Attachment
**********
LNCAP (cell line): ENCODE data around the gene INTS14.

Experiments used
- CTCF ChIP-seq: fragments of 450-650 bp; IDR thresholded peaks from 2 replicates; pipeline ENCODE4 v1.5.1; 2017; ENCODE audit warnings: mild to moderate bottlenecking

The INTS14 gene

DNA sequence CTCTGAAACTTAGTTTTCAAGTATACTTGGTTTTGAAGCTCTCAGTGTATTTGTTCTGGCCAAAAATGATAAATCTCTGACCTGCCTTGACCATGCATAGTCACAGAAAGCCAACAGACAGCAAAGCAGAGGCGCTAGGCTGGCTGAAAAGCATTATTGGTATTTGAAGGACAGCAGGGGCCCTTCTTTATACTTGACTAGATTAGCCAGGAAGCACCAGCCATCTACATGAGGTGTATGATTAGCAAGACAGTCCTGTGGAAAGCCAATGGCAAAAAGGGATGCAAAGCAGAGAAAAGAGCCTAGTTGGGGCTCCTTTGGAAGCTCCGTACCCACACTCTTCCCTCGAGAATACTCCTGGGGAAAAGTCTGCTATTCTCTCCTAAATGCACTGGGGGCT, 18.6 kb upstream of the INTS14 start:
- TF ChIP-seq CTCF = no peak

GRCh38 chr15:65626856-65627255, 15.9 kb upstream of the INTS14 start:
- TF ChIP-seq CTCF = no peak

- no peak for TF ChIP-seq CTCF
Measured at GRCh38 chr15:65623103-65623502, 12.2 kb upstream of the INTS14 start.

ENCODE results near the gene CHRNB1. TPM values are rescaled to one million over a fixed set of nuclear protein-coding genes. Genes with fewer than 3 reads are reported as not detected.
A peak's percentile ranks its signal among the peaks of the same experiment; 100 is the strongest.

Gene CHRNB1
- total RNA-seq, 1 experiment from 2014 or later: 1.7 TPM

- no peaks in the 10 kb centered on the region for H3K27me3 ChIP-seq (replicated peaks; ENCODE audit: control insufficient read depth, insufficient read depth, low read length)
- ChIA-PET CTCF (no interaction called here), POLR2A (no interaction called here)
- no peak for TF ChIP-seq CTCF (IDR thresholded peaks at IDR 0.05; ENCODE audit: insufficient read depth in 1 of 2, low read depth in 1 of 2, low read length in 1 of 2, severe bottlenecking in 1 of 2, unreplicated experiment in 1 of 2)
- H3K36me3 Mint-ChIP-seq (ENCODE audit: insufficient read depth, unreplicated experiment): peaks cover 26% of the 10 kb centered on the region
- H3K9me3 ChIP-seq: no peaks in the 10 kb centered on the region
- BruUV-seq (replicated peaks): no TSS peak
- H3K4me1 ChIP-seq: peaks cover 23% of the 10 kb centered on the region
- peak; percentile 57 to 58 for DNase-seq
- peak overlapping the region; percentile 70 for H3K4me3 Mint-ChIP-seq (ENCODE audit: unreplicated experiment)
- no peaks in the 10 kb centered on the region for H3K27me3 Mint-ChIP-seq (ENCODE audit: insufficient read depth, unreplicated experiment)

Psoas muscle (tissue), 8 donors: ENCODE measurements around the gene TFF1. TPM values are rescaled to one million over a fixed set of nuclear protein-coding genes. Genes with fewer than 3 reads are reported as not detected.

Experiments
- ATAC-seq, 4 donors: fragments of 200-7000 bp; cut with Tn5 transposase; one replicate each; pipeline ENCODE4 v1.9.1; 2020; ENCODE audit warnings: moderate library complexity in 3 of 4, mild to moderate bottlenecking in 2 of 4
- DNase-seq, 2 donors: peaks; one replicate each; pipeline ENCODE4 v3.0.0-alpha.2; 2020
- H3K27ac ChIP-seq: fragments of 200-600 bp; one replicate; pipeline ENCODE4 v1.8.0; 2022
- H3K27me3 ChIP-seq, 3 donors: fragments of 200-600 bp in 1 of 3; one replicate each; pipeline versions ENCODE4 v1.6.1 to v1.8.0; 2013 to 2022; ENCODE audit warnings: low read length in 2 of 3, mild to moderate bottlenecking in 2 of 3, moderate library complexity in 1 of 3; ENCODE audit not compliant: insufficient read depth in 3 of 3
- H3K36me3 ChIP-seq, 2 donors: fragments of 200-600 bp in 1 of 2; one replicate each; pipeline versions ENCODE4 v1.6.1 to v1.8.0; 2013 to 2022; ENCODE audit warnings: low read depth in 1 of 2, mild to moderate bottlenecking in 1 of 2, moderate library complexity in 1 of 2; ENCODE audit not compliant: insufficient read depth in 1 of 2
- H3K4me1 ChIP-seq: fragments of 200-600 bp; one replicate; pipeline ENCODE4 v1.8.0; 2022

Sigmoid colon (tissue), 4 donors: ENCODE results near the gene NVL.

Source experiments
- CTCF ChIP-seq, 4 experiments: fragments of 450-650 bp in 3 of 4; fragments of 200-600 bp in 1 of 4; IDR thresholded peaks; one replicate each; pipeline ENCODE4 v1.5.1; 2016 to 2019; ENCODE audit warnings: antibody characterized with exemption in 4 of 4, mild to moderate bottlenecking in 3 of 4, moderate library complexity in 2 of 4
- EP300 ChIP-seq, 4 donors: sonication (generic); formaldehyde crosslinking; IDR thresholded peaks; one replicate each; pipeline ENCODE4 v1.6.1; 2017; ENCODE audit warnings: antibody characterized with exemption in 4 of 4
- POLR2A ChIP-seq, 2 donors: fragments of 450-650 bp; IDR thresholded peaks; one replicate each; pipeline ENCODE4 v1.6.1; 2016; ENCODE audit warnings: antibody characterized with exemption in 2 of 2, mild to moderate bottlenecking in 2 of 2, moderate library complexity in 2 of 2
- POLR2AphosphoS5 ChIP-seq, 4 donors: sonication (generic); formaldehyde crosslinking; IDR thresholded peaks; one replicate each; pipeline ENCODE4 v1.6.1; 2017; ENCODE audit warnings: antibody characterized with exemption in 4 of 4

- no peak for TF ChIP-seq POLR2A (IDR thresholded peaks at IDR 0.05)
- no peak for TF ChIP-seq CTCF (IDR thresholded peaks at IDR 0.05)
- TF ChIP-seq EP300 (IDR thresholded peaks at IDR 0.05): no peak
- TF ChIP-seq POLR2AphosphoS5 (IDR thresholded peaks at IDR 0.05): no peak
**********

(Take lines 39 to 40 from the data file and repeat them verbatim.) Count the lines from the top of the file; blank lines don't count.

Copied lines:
- no peak for TF ChIP-seq POLR2A (IDR thresholded peaks at IDR 0.05)
- no peak for TF ChIP-seq CTCF (IDR thresholded peaks at IDR 0.05)